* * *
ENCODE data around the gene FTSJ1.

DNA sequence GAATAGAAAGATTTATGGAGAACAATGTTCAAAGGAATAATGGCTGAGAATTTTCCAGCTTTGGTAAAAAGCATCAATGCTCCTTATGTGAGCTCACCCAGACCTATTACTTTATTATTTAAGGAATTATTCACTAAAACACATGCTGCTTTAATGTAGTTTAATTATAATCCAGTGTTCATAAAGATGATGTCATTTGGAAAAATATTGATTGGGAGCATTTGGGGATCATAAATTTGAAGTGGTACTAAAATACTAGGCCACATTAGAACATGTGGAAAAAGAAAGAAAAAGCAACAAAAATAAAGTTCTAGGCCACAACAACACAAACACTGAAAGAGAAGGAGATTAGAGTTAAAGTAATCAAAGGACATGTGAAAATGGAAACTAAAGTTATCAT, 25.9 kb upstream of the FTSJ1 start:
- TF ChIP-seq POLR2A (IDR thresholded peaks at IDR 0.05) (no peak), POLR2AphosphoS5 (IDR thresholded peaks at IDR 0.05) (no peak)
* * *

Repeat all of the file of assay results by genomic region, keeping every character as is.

ENCODE data around the gene FTSJ1.

DNA sequence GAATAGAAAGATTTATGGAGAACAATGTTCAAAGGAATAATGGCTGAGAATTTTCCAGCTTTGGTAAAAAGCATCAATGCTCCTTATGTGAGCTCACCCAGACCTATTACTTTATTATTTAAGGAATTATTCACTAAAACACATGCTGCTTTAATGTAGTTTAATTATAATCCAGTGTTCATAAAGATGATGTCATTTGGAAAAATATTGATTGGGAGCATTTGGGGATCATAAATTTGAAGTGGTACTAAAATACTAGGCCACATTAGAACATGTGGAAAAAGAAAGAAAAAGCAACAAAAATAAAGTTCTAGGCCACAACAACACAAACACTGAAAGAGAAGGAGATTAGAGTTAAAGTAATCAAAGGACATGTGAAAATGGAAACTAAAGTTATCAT, 25.9 kb upstream of the FTSJ1 start:
- TF ChIP-seq POLR2A (IDR thresholded peaks at IDR 0.05) (no peak), POLR2AphosphoS5 (IDR thresholded peaks at IDR 0.05) (no peak)